Senate Republicans were unable to get the 50 affirmative votes needed to pass the “skinny” repeal of the Affordable Care Act (ACA) on July 28, 2017 in the pre-morning hours. It was a scary night in the Senate chambers, but sanity prevailed. All Democrats and three Republicans voted against the bill—ending this particular round of legislative ACA-repeal attempts.
Although all of us who were frightened of the recent Republican-crafted bills can now exhale in relief, the “cease-fire” may be all too brief. This is because President Trump and Republican Party members of Congress are determined to repeal the ACA. After all, they promised—as candidates—that this would be accomplished if elected by their voting supporters.
Budgeting as a Mechanism for Health System Weakening
We do get a fortunate respite from legislative attacks on our health system. That’s the good news. However, the next ACA attack may come from the Department of Health and Human Services (DHHS) budget under Health Secretary Tom Price’s leadership (and as a Trump Cabinet appointee).
As a former member of the House of Representatives for 12 years (Republican-Georgia), he was Chairman of the House of Representatives’ Budget Committee. During his tenure, he was an ardent and vocal foe of the ACA. His perspective is that there should be no federal oversight of healthcare.
Meanwhile, Seema Verma at the Center for Medicare and Medicaid Service (CMS) is also fervently against the ACA. Scott Gottlieb—Head of the Food and Drug Administration—is yet another Trump cabinet member who is an opponent of the ACA and federal regulatory authority.
In tandem with Trump’s other Cabinet members, these appointees can do a huge amount of damage to ACA functional ability through funding decisions. By encouraging ACA failure through their decisions (rather than strengthening the ACA) the Trump Administration and conservative Republicans can then claim they were correct; the ACA was indeed on the brink of collapse.
Unfortunately, we may all—in the coming years—be “collateral damage” in this fight between mainly-partisan ACA opponents and supporters.
How Destabilizing the Insurance Industry Weakens the ACA
While I am not an enthusiast of the federal government funding insurance companies (or other private firms), the Congressional Budget Office (CBO) report of July 27, 2017 found that repealing the ACA-requirement for all persons (both healthy and sick) to have health insurance would lead to an insurer response of higher premiums.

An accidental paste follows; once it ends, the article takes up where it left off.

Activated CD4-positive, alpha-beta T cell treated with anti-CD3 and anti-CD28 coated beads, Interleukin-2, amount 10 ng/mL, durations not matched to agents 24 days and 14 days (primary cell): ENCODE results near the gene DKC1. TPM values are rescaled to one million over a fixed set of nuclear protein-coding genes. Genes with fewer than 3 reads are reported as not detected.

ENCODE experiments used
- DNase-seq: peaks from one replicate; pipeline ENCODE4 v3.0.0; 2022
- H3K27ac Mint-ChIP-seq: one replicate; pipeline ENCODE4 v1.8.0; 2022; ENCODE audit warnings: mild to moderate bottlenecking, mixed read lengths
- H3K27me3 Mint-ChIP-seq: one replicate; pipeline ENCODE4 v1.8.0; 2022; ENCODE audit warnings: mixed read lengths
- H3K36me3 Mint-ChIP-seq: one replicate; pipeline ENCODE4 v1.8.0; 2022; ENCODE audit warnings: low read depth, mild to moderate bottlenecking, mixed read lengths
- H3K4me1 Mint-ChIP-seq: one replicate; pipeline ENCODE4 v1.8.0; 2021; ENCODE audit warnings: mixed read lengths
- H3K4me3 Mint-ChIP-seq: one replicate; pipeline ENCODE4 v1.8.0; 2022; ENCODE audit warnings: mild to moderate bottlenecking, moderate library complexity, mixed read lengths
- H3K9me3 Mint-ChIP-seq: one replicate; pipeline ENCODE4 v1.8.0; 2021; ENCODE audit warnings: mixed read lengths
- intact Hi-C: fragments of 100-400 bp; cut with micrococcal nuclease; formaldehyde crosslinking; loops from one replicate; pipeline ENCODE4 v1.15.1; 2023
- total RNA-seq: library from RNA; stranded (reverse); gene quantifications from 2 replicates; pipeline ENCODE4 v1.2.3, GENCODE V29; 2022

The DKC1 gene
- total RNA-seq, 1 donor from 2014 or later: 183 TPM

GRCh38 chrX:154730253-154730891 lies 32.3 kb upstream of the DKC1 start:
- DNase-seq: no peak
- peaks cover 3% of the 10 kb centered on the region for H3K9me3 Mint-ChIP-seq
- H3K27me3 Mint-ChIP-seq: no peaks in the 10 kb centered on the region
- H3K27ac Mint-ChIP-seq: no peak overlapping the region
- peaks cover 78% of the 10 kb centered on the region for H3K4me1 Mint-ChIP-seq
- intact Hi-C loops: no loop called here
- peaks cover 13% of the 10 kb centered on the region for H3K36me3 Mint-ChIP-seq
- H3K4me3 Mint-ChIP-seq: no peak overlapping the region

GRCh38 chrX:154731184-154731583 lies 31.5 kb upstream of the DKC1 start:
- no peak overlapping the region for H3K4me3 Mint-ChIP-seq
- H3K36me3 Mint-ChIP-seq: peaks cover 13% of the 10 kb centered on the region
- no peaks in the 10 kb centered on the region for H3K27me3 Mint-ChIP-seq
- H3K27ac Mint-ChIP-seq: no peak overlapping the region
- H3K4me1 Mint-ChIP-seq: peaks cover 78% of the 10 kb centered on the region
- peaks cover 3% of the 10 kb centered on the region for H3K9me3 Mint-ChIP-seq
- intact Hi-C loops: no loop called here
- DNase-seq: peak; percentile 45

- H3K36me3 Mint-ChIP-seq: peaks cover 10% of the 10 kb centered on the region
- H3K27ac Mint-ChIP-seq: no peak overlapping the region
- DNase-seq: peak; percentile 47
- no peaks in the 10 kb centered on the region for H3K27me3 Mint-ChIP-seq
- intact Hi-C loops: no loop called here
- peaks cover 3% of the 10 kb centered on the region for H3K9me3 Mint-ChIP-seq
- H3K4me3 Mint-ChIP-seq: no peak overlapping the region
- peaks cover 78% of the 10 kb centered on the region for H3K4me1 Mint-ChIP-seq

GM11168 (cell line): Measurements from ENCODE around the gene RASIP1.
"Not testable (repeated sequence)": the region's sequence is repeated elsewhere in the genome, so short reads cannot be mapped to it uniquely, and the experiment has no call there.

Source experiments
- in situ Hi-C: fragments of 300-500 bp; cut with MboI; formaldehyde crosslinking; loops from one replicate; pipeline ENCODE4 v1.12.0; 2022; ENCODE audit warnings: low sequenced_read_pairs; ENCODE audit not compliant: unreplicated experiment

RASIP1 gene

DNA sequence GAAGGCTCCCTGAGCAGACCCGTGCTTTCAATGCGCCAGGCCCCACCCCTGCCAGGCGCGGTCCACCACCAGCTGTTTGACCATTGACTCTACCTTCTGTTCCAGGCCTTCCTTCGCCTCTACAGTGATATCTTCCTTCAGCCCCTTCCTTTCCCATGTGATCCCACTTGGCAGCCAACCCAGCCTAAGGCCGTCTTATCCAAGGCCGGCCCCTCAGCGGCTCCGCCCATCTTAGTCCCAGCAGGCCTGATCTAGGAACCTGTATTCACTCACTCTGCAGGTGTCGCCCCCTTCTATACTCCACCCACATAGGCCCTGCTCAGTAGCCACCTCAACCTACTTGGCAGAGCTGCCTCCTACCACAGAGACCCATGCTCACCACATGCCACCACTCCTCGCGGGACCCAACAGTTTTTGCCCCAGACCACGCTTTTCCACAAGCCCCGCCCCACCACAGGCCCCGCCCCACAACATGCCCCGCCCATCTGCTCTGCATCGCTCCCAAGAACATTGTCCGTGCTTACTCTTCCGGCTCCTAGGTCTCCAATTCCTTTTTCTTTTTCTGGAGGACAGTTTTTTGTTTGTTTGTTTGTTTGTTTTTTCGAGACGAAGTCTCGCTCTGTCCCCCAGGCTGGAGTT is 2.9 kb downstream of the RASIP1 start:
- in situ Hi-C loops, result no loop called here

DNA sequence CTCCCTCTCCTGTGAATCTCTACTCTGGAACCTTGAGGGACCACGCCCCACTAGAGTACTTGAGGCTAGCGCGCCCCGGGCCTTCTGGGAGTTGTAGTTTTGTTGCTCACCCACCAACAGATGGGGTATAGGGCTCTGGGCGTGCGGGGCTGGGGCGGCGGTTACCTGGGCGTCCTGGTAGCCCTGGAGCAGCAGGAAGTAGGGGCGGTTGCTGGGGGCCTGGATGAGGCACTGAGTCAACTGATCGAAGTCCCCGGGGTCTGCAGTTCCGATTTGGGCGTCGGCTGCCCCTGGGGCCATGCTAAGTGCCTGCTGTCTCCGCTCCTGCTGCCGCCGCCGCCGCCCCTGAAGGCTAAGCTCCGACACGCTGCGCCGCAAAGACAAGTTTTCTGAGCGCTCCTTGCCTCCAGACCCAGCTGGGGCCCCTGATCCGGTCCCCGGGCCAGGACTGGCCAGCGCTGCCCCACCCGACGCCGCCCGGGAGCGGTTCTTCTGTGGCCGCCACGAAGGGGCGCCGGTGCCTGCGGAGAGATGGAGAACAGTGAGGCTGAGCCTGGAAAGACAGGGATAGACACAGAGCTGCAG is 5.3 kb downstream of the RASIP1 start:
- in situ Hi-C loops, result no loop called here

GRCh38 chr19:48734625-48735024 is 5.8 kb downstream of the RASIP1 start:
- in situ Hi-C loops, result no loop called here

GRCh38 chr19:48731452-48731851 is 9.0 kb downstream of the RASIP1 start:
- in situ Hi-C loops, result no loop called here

Insurance industry studies have repeatedly shown that the absence of healthy persons from the insured “pool” results in higher insurer costs. (After all, sick and disabled individuals utilize health services at a far higher rate than healthy people.) Since insurance companies plan their budgets at least a year in advance, uncertainty causes a defensive reaction to protect their revenues.
In terms of the ACA’s federal exchanges, this can mean insurer pull-out, higher enrollee premiums to offset costs, or higher deductibles. Consequently, more people might choose to pay the ACA’s financial penalty for not buying insurance than incurring the expense of a health plan with an unaffordably-high premium or deductible.
What “Fixing” the ACA May Entail – Innovating and More Regulating
I am a proponent of the “single-payer” health system, albeit with some reservations. There are certainly many people who have experienced obstacles in receiving timely medical services under this type of system. However—in England and Canada—the majority of residents are satisfied; national surveys have shown that the populations of these countries would not willingly choose to return to their prior (non-“single-payer”) systems.
In contrast, a longstanding conservative campaign to associate a “single-payer” health system with socialism (as linked to the political and economic system in the Soviet Union) has made its adoption unlikely in the United States. Strategically, socialized medicine is widely promoted—and perceived—as evil.
Yet, more government oversight (not less) may actually be the treatment needed to “fix” the ACA. In other words, pharmaceutical costs, medical school costs, insurer net income, and hospital charges may all need to be curtailed, for the ACA to lower the national healthcare cost-burden as intended.
Patient-Centered Medical Homes and Preventive Care
Patient-Centered Medical Homes (PCMHs) are a model that CMS-funded projects (under the ACA) have embraced in order to control healthcare costs. Through targeting duplicated services for elimination, a major aim of these projects has been payment reform. Curtailing the national healthcare expenditure through the ACA’s promotion of preventive care cannot fully be evaluated until years into the future—but the public-at-large and elected representatives generally want to experience immediate results in order to support a government-funded program.
Stakeholder and Financial-Donor Influence
The key stakeholders in the U.S. healthcare delivery system may advocate against more government intervention, in tandem with conservative individuals who are large-scale donors. Meanwhile, super PACs are financially supporting their efforts to severely-limit government involvement in the healthcare system.
On the other hand, the “good old days” of unregulated and free-market healthcare got us into this mess. Thus, it can’t get us out of it.